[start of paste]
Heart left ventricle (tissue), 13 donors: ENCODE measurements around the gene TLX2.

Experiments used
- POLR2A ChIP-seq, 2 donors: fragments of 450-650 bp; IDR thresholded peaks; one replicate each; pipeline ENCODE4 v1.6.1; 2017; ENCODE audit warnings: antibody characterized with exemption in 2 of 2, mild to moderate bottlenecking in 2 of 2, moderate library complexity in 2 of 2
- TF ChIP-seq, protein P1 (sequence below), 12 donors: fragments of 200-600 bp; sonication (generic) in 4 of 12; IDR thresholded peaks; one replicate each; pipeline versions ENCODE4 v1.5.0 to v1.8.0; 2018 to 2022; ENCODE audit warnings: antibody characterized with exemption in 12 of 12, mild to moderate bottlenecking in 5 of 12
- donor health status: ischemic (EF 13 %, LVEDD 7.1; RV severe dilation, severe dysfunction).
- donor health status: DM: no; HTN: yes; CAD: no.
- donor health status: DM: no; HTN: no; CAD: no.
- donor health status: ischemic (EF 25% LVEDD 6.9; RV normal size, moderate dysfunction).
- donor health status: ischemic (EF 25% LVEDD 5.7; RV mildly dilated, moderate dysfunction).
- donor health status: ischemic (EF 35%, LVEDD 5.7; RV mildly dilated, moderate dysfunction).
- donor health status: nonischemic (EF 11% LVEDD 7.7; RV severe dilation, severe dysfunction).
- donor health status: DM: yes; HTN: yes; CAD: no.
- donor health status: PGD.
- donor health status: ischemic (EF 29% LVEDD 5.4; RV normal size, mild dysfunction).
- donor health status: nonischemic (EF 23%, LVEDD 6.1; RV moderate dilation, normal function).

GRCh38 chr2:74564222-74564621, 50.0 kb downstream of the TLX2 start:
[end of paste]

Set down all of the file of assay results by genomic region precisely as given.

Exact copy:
Heart left ventricle (tissue), 13 donors: ENCODE measurements around the gene TLX2.

Experiments used
- POLR2A ChIP-seq, 2 donors: fragments of 450-650 bp; IDR thresholded peaks; one replicate each; pipeline ENCODE4 v1.6.1; 2017; ENCODE audit warnings: antibody characterized with exemption in 2 of 2, mild to moderate bottlenecking in 2 of 2, moderate library complexity in 2 of 2
- TF ChIP-seq, protein P1 (sequence below), 12 donors: fragments of 200-600 bp; sonication (generic) in 4 of 12; IDR thresholded peaks; one replicate each; pipeline versions ENCODE4 v1.5.0 to v1.8.0; 2018 to 2022; ENCODE audit warnings: antibody characterized with exemption in 12 of 12, mild to moderate bottlenecking in 5 of 12
- donor health status: ischemic (EF 13 %, LVEDD 7.1; RV severe dilation, severe dysfunction).
- donor health status: DM: no; HTN: yes; CAD: no.
- donor health status: DM: no; HTN: no; CAD: no.
- donor health status: ischemic (EF 25% LVEDD 6.9; RV normal size, moderate dysfunction).
- donor health status: ischemic (EF 25% LVEDD 5.7; RV mildly dilated, moderate dysfunction).
- donor health status: ischemic (EF 35%, LVEDD 5.7; RV mildly dilated, moderate dysfunction).
- donor health status: nonischemic (EF 11% LVEDD 7.7; RV severe dilation, severe dysfunction).
- donor health status: DM: yes; HTN: yes; CAD: no.
- donor health status: PGD.
- donor health status: ischemic (EF 29% LVEDD 5.4; RV normal size, mild dysfunction).
- donor health status: nonischemic (EF 23%, LVEDD 6.1; RV moderate dilation, normal function).

GRCh38 chr2:74564222-74564621, 50.0 kb downstream of the TLX2 start: